The World Cancer Research Fund (WCRF) released its latest report detailing the risk of diet, nutrition and physical activity on developing breast cancer. Breast cancer is the most common cause of cancer in women worldwide. It is the fifth most common cause of death in women, though survival rates are improving. There are many reasons why breast cancer can develop, including somebody’s hormones. The report was a systematic review, this means all the latest research was reviewed to determine its evidence-based guidelines.
There was much in the news about alcohol and breast cancer risk, which is depicted in the following blog post; ‘A glass of wine increases breast cancer risk’. The report itself however identified so much more relating to risk of breast cancer. Here is listed a summary of the latest evidence from that report from May 2017 regarding the evidence of risk factors to developing breast cancer.
There is strong evidence to support the following to reduce breast cancer risk:
- Being physically active: vigorous activity preventing pre-menopausal breast cancer and moderate activity preventing post-menopausal breast cancer
- Being overweight or obese reduces pre-menopausal breast cancer
- Breastfeeding reduces risk in the mother
There is strong evidence to support the following to increase breast cancer risk:
- Consuming alcoholic drinks
- Development factors leading to increased height
- Being overweight or obese during adulthood increases risk of post-menopausal breast cancer
- Weight gain during adulthood
- Increased birthweight
There was limited evidence of reducing breast cancer risk through:
- Consuming non-starchy vegetables
- Consuming foods containing carotenoids
- Consuming dairy products
- Diets high in calcium
- Being physically active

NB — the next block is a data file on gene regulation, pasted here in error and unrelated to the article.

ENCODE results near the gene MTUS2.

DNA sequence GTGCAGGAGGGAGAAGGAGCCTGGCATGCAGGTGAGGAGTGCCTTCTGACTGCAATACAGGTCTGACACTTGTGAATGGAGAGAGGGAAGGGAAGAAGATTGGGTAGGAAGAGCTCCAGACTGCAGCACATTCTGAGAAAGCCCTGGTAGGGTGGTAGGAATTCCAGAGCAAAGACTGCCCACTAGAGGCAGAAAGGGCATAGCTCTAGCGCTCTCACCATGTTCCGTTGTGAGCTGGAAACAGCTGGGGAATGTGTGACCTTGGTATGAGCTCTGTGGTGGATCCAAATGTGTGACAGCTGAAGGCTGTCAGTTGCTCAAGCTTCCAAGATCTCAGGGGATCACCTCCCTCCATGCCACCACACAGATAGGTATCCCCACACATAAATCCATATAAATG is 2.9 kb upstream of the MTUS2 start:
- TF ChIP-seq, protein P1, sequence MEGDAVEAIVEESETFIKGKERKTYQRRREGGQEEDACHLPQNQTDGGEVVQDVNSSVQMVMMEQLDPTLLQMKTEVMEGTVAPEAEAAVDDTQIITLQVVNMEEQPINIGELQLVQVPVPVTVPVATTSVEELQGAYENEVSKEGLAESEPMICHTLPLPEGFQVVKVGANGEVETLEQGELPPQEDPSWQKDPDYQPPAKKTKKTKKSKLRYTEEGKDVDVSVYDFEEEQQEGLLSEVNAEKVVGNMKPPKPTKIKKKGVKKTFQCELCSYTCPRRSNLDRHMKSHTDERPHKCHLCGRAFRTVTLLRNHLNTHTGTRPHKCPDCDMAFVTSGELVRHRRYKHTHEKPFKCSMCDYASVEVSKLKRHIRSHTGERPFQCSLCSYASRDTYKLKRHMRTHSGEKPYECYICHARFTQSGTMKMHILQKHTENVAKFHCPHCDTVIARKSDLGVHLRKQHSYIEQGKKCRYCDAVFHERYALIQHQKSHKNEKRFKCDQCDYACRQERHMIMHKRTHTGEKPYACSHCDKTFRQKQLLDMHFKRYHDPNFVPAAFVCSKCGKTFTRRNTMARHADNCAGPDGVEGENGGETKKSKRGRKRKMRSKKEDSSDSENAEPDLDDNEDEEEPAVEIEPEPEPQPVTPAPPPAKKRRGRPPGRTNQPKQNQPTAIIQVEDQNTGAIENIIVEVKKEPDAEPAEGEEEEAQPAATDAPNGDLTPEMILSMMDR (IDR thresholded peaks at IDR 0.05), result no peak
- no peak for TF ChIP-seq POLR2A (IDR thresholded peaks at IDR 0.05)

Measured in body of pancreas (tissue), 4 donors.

Other established risks of breast cancer
– Starting periods before the age of 12, starting the menopause after the age of 55, not having children, having the first child after the age of 30. The opposite of all these actually reduces risk of breast cancer.
– Exposure to radiation, for example x-rays particularly during puberty
– Hormone therapy and oral contraceptives containing oestrogen & progesterone
What to take away:
Despite the fact this is a systematic review, which has concluded a summary of all the available evidence, these risks can increase or decrease the chance of someone developing breast cancer. This does not mean someone who has one or more of these risks will develop or has developed breast cancer as a result of these factors. It is worth noting not all of these risks can be controlled by individuals.
The WCRF have recommended that the lifestyle factors to prevent cancers in general are: to maintain a healthy weight, be physically active, eat a healthy diet and avoid consumption of alcohol (or at least limit alcohol consumption). This is sensible advice as a result of the report. There are also ten Cancer Prevention Recommendations that can be found on the WCRF website, which could help with reducing overall cancer risk.
World Cancer Research Fund International/American Institute for Cancer Research. Continuous Update Project Report: Diet, Nutrition, Physical Activity and Breast Cancer. 2017. Available at: wcrf.org/breast-cancer–2017. All CUP reports are available at wcrf.org/cupreports.
*Image taken from https://www.wcrf-uk.org